One question: If the window well indeed does not have a drain, where does (or should) any accumulated water end up?

This post was edited by heldmacm on Thu, Aug 21, 14 at 13:45

    Bookmark   August 21, 2014 at 1:43PM
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Well, that didn't last for very long. We had heavy rain on Saturday night, and the window well again backed up with water, and this time, some of the soil we recently moved around mixed with the water to seep muddy water into the basement. I have since checked the gutters, and there were a few areas that were missing gutter guards, so those had quite a bit of debris, which I've cleared. I'll replace the gutter guards today, and while I hope that was THE problem, I'm not sure that was the only issue. I'll post a picture of the situation later, but if you have any suggestions in the meantime, I'm all ears. Thanks again.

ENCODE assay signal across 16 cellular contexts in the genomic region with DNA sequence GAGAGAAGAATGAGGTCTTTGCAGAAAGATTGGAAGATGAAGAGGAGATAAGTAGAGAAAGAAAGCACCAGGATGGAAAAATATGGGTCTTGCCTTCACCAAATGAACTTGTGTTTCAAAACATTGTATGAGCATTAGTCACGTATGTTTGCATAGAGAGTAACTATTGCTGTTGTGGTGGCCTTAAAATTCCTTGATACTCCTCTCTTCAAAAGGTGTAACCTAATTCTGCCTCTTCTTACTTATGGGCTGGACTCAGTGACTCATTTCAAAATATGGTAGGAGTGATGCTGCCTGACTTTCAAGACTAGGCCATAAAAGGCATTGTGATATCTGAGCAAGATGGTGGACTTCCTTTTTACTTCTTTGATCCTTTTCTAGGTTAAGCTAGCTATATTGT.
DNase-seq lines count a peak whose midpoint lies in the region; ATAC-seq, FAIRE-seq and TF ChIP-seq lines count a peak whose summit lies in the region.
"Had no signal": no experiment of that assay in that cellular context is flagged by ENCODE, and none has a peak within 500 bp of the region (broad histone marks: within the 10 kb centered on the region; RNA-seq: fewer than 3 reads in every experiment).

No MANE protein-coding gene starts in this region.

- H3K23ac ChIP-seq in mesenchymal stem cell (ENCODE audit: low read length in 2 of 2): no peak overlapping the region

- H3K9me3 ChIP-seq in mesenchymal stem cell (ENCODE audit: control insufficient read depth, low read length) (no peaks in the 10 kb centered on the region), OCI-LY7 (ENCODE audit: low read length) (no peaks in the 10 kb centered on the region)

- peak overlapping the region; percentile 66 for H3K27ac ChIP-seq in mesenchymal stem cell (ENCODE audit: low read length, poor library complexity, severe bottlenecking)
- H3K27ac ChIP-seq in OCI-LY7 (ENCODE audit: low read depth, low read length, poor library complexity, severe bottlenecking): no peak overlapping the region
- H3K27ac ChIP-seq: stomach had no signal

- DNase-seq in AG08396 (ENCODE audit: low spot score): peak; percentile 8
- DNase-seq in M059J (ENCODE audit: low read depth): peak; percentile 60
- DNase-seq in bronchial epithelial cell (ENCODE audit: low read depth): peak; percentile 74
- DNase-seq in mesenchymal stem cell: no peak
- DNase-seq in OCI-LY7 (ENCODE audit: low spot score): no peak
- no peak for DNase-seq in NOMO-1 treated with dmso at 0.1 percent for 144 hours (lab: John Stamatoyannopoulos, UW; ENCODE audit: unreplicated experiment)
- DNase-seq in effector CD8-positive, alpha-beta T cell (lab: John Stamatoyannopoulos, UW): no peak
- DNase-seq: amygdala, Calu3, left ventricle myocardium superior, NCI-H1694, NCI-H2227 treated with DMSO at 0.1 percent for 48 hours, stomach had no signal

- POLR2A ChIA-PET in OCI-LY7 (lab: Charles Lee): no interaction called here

Bookmark   August 25, 2014 at 6:38AM
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I thought I had taken a picture of what we did in terms of the soil, but here's a (limited) photo of what happened when we discovered this the other night. The water was a bit higher than this when it happened about a week ago (right before I started this thread).

This post was edited by heldmacm on Mon, Aug 25, 14 at 19:34

    Bookmark   August 25, 2014 at 7:33PM
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Windows on Washington Ltd

You need to run those downspouts buried and further away from the home.

Even if the moisture isn't draining right at the well, it is getting into the soil formation and you need it routed away.

You also need better grading away from the home.

If those don't solve the issue (never seen a case where they didn't), you will need to put a sump and ejector pump in that well. That will require digging it out and excavating that location.

    Bookmark   August 26, 2014 at 7:12AM